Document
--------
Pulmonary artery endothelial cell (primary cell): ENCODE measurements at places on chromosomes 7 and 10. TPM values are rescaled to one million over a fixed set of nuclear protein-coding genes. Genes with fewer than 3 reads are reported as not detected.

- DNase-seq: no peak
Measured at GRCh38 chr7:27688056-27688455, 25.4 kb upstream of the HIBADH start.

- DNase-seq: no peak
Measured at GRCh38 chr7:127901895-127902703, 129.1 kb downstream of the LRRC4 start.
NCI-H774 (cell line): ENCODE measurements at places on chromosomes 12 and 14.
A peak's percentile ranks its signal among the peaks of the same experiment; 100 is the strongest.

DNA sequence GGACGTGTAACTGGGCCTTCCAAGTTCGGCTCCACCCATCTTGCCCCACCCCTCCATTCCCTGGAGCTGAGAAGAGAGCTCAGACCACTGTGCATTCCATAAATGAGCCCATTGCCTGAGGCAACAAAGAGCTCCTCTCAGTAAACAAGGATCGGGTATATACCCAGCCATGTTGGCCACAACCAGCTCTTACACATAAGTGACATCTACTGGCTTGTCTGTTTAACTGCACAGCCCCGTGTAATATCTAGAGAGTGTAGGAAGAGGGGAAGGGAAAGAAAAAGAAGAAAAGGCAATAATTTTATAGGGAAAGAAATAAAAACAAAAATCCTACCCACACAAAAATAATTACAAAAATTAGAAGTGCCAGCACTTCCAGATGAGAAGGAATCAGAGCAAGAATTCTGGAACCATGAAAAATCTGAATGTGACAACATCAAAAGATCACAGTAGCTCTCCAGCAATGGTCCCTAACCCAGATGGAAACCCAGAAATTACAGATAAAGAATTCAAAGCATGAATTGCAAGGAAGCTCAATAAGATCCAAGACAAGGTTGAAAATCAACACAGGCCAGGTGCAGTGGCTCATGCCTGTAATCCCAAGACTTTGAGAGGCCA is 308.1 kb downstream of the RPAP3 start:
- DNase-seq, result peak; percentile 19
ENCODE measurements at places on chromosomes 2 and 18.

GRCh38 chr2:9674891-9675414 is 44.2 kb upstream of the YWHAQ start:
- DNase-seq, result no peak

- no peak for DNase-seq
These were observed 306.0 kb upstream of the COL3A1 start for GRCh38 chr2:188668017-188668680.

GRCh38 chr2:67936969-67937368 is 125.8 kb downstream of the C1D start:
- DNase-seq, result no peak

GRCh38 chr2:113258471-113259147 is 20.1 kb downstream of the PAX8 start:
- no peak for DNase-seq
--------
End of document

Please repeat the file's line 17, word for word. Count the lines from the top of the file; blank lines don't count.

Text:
GRCh38 chr2:113258471-113259147 is 20.1 kb downstream of the PAX8 start: